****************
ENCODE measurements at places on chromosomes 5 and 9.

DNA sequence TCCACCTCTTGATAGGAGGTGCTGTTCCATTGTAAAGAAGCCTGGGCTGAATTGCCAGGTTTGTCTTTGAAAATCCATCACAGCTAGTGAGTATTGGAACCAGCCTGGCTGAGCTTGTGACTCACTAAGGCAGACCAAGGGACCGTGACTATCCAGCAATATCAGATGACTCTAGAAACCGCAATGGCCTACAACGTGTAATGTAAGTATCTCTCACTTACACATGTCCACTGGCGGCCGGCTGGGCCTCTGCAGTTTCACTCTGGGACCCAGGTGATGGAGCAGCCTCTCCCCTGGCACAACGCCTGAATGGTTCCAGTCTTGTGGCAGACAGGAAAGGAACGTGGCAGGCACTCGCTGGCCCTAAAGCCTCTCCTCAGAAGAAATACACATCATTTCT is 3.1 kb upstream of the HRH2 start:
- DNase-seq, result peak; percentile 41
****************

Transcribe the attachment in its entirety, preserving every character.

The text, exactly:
ENCODE measurements at places on chromosomes 5 and 9.

DNA sequence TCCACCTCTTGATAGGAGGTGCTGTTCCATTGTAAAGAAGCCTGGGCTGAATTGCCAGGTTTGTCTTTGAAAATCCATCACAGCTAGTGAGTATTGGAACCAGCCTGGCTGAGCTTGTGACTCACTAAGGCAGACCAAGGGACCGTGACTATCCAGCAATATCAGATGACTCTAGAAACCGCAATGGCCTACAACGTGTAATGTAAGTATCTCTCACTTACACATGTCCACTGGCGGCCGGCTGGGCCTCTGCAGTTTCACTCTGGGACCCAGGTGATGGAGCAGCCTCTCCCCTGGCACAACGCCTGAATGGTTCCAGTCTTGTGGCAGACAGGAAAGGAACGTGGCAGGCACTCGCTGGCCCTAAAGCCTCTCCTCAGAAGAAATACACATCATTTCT is 3.1 kb upstream of the HRH2 start:
- DNase-seq, result peak; percentile 41